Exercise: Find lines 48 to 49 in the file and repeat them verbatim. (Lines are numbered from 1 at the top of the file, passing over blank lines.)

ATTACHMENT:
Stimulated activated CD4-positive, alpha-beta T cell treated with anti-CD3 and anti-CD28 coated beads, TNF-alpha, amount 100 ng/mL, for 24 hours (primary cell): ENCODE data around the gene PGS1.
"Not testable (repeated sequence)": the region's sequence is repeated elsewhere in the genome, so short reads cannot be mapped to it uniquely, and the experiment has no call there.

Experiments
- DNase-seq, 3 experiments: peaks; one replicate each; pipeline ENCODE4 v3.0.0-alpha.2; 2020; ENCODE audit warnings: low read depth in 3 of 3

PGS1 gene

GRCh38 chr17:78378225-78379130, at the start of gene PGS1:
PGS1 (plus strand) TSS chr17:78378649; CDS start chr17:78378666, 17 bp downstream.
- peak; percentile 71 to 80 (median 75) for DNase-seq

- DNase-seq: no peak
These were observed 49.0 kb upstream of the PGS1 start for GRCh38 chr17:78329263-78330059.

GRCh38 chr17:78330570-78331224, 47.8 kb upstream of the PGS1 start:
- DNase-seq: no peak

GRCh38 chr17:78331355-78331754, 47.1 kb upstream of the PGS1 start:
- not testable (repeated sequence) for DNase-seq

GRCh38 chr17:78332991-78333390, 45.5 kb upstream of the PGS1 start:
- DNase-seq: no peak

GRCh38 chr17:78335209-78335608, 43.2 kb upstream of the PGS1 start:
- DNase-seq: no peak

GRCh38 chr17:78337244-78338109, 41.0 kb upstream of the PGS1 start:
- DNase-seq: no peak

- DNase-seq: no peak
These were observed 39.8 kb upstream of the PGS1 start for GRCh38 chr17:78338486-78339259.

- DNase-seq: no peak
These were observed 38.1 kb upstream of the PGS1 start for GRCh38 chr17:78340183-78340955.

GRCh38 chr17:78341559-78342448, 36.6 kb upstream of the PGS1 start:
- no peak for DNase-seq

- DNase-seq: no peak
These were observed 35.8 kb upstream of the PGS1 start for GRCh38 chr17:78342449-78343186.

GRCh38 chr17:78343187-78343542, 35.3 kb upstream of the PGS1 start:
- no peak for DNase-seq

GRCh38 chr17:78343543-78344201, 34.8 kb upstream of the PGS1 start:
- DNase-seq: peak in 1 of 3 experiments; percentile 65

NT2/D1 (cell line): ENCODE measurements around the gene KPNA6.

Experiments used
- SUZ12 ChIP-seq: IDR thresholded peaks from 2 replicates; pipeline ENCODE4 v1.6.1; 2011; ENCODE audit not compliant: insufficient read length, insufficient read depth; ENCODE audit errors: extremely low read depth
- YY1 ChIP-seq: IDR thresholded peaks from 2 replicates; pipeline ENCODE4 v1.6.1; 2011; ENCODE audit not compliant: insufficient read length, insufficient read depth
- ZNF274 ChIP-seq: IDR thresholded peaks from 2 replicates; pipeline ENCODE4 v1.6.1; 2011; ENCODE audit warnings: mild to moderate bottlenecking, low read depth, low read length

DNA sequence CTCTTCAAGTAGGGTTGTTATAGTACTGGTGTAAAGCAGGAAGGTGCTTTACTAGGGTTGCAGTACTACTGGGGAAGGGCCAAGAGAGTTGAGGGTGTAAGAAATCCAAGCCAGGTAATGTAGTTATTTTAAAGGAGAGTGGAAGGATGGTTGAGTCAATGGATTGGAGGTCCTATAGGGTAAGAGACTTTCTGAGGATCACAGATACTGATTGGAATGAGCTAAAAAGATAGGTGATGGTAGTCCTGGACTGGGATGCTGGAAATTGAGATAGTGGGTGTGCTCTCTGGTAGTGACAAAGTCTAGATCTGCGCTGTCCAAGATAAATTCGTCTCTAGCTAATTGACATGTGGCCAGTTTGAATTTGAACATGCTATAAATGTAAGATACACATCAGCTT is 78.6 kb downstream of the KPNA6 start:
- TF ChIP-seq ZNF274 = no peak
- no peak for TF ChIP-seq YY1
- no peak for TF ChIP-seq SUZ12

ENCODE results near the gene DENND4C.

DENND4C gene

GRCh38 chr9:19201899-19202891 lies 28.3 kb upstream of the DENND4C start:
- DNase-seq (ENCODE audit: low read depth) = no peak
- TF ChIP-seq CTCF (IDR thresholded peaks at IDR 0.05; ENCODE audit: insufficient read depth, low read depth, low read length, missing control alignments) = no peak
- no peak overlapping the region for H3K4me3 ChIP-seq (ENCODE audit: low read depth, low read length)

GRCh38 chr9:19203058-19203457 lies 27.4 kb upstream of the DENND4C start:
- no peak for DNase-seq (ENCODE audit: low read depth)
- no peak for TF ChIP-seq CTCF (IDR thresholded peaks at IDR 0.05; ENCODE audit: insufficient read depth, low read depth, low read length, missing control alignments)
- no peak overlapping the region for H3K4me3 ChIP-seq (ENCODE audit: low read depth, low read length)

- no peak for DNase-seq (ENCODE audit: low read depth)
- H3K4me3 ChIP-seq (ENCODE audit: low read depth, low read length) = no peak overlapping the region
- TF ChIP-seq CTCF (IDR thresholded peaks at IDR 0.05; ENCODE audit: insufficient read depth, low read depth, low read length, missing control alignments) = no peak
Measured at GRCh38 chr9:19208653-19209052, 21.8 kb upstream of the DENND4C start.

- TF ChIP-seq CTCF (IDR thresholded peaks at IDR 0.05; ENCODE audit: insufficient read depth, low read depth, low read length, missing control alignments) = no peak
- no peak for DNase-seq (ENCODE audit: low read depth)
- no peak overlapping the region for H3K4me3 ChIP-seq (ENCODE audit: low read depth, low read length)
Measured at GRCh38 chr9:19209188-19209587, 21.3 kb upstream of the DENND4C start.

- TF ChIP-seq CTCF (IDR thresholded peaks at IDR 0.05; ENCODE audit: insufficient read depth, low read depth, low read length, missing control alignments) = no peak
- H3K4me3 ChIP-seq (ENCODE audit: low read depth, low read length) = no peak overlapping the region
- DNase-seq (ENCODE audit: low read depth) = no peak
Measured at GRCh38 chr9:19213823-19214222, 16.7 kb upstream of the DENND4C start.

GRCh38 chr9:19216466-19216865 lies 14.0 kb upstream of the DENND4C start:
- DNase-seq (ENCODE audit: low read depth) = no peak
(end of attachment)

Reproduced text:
GRCh38 chr9:19203058-19203457 lies 27.4 kb upstream of the DENND4C start:
- no peak for DNase-seq (ENCODE audit: low read depth)